What Loans Should A First Time Home Buyer Look Into?

What Loans Should A First Time Home Buyer Look Into?

If you’re looking into owning a home in Sacramento, CA and securing financing for it for the very first time, this can simultaneously be a very exciting and uncertain experience. There are going to be a lot of new things to consider, and one of your biggest hurdles will be making sure that you get the right kind of mortgage. The mortgage you secure is going to be a path you will follow for years, and you want to get it right because property prices are very high in the USA right now, and this uncertainty doesn’t look like it’s going to dissipate anytime soon. So which mortgage is right for you?

There are a few to look into, but here’s a good list to start.

FHA First Time Loan

These First Time Home-Buyer Loans issued by the Federal Housing Association have easier qualifications, so even if you have a credit score under 700, that’s not a barrier to entry. The initial down payment is also more forgiving, usually only about *3.5% of the total home price, whereas many other mortgages start at *10% and may go up from there!

There are, however, a few caveats. First is that you will be locked into a *30 year fixed rate mortgage, which may actually be an issue for people wanting a shorter duration. The other is that there may be restrictions on which homes an FHA loan will be approved of.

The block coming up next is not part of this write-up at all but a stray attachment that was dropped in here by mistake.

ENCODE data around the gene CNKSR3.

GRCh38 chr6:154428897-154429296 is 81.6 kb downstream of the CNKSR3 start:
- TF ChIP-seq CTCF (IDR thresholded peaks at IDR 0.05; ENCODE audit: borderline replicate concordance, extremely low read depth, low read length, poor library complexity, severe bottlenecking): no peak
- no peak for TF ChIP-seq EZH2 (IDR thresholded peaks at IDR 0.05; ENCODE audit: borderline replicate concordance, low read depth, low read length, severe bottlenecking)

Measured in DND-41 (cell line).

Fixed Rate Mortgages

This is a familiar, standard type of mortgage that just about anyone can apply for, though of course, they need to qualify and get approved before they can make use of it. Like the FHA loan, this is a fixed rate of interest, meaning that the interest rate assigned to the mortgage when it is approved is the one that you will be paying for the duration of the mortgage. This means that, depending on what the climate for interest rates is at any given time, you may get interest rates that are higher than what people on other similar mortgages experienced.

Fixed rate mortgages, however, come with a lot of different lengths. They can be 10, 15, 20 or 30 years. So there’s a lot of flexibility in that regard. However, fixed-rate interest mortgages do have one major consideration; the majority of your early payments will go towards interest, not the principal amount of the mortgage.

Adjustable Rate Mortgage

This type is the exact opposite of the fixed rate! While you can also get this at varying durations, the biggest feature of this mortgage is the fact that interest rates can adjust with the prime rate every year. So while that’s a good thing when interest rates drop, it can also mean higher rates the year after.

This is a good idea for people that can afford a little bit of flexibility in their payments. The higher payments due to fluctuating interest rates can be offset by lower payments if those fluctuations drop in your favor! If you can ride out the higher periods, you may ultimately save in the long run.

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